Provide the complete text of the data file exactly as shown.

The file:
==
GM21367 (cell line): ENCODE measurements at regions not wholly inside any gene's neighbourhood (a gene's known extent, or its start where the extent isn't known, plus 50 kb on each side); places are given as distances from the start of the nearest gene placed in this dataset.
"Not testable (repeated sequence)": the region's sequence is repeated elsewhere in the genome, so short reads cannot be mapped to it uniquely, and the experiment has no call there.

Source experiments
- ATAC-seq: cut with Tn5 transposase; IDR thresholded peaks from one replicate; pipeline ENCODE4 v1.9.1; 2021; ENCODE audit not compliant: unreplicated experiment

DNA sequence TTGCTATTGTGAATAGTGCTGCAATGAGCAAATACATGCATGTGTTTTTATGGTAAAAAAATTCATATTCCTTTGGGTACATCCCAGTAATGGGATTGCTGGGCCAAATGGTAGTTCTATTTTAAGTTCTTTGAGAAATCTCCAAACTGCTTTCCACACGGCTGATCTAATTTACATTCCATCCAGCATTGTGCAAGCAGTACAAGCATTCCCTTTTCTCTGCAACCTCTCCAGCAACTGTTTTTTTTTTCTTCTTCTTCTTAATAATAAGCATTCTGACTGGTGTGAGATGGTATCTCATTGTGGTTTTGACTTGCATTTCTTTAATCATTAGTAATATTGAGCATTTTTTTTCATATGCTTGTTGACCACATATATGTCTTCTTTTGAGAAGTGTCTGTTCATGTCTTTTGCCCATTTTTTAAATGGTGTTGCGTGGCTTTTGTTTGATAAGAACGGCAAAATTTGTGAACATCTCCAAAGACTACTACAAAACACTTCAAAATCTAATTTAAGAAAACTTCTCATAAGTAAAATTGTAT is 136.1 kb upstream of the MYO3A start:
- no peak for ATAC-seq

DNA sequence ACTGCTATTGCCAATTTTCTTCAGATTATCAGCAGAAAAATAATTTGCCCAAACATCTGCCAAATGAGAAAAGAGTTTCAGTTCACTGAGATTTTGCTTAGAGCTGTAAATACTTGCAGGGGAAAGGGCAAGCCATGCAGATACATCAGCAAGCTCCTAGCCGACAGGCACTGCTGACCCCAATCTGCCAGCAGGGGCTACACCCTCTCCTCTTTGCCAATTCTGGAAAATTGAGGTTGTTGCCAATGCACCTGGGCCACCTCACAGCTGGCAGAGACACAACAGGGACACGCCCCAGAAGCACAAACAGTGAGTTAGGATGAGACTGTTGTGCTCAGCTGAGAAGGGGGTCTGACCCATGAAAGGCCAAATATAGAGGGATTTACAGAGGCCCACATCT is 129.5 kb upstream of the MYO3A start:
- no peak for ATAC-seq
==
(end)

GM21367 (cell line): ENCODE measurements at regions not wholly inside any gene's neighbourhood (a gene's known extent, or its start where the extent isn't known, plus 50 kb on each side); places are given as distances from the start of the nearest gene placed in this dataset.
"Not testable (repeated sequence)": the region's sequence is repeated elsewhere in the genome, so short reads cannot be mapped to it uniquely, and the experiment has no call there.

Source experiments
- ATAC-seq: cut with Tn5 transposase; IDR thresholded peaks from one replicate; pipeline ENCODE4 v1.9.1; 2021; ENCODE audit not compliant: unreplicated experiment

DNA sequence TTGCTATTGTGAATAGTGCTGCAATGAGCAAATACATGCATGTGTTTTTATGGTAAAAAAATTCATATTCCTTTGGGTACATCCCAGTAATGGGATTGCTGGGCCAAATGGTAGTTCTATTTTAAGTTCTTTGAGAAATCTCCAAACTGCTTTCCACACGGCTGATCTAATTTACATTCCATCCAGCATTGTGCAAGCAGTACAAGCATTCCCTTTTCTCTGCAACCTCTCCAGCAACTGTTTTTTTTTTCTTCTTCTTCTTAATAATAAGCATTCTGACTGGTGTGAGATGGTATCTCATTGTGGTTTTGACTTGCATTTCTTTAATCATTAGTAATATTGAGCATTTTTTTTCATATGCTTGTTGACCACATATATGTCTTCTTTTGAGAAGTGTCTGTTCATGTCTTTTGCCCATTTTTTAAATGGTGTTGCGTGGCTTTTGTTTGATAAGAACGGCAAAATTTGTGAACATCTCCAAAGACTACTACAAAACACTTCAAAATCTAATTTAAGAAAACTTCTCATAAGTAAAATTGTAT is 136.1 kb upstream of the MYO3A start:
- no peak for ATAC-seq

DNA sequence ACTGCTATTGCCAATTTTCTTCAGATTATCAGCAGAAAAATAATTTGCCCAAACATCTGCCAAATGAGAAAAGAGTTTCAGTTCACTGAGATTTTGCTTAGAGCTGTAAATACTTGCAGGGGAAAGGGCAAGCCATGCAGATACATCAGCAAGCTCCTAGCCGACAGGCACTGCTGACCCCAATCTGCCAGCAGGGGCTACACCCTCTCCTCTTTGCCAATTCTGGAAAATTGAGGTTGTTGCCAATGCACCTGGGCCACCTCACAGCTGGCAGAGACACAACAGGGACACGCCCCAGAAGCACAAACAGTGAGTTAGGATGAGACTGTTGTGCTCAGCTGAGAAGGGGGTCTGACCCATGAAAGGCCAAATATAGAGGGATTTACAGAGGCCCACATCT is 129.5 kb upstream of the MYO3A start:
- no peak for ATAC-seq